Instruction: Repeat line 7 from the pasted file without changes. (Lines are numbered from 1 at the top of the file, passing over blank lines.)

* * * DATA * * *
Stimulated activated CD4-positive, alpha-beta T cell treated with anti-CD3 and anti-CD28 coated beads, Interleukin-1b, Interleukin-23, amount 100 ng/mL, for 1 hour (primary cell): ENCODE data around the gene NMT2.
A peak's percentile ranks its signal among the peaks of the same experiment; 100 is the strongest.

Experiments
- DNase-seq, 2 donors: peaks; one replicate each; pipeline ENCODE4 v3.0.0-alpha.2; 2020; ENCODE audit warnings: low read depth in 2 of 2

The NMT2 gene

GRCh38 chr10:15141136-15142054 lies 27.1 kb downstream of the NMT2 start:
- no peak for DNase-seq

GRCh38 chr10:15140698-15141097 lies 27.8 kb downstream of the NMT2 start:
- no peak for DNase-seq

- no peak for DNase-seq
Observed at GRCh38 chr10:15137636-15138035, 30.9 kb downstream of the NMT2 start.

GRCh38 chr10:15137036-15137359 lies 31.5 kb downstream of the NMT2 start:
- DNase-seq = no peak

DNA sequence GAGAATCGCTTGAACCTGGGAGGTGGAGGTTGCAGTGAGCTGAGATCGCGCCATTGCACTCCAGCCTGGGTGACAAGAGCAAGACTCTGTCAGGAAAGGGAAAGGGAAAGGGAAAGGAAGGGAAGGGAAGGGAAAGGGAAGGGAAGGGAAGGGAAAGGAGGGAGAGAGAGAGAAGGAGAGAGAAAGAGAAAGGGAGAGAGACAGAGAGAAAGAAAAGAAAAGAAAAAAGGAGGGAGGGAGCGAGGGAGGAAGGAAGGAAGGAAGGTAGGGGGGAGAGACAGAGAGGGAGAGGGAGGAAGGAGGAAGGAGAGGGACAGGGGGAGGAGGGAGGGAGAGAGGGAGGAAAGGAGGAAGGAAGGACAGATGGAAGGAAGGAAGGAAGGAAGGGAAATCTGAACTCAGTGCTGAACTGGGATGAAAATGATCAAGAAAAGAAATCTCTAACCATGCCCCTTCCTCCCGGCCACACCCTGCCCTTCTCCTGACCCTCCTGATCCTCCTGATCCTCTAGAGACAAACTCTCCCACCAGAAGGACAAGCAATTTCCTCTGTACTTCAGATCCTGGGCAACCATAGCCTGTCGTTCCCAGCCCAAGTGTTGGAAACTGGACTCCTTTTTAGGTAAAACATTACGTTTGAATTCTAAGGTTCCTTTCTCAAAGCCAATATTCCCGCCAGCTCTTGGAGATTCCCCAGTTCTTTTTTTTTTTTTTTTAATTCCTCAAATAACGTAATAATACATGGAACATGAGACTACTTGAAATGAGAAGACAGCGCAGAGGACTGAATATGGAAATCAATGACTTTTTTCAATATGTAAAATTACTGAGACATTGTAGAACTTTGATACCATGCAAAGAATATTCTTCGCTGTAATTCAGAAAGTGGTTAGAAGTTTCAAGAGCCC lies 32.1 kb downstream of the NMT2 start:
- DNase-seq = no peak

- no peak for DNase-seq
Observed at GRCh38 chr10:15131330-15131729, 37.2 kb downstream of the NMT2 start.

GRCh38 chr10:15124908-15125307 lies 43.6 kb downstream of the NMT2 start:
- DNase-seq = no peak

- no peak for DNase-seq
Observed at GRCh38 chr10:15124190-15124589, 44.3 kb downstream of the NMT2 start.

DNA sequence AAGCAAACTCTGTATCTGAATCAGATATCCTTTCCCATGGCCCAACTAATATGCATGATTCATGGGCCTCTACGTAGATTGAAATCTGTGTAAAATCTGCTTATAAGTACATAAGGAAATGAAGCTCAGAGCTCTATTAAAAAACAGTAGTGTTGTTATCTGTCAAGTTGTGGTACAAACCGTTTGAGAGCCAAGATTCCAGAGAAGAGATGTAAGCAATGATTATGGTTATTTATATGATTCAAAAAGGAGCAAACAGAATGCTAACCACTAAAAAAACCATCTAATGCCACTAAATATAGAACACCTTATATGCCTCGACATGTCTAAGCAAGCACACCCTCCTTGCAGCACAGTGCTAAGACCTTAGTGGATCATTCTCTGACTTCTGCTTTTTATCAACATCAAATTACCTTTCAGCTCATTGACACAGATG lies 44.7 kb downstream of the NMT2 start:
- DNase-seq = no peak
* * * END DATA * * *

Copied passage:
- no peak for DNase-seq